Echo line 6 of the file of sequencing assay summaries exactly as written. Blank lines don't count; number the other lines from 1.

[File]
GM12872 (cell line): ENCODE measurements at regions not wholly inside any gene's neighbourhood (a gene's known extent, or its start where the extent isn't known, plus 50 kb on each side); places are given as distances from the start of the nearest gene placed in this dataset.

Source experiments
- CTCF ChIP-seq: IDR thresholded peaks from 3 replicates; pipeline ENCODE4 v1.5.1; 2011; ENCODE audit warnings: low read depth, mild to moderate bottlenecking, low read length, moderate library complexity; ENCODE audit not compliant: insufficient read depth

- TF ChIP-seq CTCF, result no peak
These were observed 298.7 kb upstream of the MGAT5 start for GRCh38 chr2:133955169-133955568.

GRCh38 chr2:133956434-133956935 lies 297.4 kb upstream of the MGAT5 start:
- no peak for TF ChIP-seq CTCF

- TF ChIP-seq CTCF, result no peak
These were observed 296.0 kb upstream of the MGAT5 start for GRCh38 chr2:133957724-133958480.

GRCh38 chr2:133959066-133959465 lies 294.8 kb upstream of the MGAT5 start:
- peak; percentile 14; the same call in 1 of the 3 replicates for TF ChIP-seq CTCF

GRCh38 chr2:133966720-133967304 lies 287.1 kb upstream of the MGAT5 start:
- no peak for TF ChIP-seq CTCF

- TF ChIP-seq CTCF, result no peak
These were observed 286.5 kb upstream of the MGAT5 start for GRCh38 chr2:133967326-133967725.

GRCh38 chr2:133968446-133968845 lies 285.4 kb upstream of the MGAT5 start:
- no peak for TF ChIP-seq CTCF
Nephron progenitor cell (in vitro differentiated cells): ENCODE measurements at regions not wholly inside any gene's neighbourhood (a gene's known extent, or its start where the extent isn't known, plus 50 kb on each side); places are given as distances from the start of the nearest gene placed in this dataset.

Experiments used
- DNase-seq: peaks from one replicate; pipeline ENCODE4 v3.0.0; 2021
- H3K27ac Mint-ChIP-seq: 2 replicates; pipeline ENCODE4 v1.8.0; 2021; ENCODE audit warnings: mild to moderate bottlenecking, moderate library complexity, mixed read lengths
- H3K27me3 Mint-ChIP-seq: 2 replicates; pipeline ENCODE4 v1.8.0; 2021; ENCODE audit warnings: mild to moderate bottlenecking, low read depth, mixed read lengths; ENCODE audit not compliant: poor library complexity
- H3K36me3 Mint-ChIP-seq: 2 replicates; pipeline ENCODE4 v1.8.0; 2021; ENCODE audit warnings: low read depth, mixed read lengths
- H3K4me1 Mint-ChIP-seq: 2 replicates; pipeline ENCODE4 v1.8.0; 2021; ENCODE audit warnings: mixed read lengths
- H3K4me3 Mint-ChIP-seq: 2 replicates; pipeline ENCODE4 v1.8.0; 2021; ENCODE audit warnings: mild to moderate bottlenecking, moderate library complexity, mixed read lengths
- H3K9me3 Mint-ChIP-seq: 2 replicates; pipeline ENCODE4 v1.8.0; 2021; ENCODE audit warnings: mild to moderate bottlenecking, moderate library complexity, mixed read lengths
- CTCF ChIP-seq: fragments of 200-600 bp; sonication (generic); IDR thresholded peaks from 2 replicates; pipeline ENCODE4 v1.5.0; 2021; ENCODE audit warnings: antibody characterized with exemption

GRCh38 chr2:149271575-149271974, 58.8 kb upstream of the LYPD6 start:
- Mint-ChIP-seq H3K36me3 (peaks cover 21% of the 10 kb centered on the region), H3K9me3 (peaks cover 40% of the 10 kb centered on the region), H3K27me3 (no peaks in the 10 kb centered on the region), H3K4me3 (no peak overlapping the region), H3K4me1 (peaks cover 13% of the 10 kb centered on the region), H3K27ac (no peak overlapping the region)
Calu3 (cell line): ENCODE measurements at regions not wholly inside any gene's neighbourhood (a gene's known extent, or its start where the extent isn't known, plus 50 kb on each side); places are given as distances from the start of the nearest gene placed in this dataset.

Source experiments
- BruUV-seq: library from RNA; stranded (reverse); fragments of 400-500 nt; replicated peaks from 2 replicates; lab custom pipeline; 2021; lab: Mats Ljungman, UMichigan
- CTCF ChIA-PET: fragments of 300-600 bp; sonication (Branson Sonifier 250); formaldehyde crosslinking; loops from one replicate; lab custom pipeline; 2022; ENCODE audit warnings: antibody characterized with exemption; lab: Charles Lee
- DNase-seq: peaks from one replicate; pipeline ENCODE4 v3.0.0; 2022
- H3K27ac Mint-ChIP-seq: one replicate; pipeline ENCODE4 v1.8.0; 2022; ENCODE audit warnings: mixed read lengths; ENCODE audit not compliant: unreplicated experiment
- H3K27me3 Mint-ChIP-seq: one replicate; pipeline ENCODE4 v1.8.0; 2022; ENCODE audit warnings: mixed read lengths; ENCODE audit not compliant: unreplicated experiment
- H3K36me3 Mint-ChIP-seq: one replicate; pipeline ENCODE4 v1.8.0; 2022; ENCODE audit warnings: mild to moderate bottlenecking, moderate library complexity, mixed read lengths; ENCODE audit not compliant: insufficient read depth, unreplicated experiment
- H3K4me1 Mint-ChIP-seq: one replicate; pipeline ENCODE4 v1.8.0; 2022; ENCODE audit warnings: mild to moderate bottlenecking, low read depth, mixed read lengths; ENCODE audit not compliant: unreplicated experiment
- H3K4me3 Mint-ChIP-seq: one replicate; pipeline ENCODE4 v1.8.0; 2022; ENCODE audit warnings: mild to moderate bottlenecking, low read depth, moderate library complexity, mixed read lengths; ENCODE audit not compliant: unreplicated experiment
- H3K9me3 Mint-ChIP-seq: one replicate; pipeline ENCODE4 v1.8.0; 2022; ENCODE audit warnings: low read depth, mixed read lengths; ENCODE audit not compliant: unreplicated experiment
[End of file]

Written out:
GRCh38 chr2:133956434-133956935 lies 297.4 kb upstream of the MGAT5 start: